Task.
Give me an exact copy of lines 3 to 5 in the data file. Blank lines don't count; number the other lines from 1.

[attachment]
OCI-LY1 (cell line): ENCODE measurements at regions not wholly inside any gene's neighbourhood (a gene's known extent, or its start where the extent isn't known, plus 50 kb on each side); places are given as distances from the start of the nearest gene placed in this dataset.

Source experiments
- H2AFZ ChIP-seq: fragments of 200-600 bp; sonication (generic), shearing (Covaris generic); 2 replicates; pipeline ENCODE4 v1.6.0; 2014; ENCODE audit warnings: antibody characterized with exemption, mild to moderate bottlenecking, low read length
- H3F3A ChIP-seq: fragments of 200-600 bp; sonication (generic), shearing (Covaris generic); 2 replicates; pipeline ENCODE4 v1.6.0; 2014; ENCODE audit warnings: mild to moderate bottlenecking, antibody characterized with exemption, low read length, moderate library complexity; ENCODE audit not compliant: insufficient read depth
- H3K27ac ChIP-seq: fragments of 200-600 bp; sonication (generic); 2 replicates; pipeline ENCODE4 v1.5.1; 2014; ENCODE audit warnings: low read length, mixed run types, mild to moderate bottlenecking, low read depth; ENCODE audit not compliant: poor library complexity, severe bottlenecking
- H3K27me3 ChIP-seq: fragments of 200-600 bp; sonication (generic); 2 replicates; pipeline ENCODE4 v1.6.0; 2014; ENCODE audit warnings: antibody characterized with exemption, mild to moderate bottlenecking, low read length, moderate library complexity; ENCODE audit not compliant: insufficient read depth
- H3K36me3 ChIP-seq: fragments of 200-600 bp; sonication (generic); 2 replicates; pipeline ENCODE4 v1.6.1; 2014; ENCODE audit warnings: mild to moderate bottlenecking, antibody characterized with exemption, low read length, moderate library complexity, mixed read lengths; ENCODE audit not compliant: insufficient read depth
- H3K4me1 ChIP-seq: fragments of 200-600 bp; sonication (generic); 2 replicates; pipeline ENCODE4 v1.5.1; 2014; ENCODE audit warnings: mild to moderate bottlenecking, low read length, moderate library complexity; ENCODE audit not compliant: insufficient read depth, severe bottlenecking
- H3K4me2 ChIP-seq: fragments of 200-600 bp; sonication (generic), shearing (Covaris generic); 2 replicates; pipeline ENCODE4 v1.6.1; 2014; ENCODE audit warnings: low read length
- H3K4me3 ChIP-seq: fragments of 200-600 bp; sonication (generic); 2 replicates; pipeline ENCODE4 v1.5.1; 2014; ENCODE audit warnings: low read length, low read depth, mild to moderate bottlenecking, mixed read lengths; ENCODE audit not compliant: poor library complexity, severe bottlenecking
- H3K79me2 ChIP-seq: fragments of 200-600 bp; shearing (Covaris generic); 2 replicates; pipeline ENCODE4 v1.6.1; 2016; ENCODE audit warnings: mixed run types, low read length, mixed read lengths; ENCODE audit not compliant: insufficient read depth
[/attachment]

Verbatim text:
- H2AFZ ChIP-seq: fragments of 200-600 bp; sonication (generic), shearing (Covaris generic); 2 replicates; pipeline ENCODE4 v1.6.0; 2014; ENCODE audit warnings: antibody characterized with exemption, mild to moderate bottlenecking, low read length
- H3F3A ChIP-seq: fragments of 200-600 bp; sonication (generic), shearing (Covaris generic); 2 replicates; pipeline ENCODE4 v1.6.0; 2014; ENCODE audit warnings: mild to moderate bottlenecking, antibody characterized with exemption, low read length, moderate library complexity; ENCODE audit not compliant: insufficient read depth
- H3K27ac ChIP-seq: fragments of 200-600 bp; sonication (generic); 2 replicates; pipeline ENCODE4 v1.5.1; 2014; ENCODE audit warnings: low read length, mixed run types, mild to moderate bottlenecking, low read depth; ENCODE audit not compliant: poor library complexity, severe bottlenecking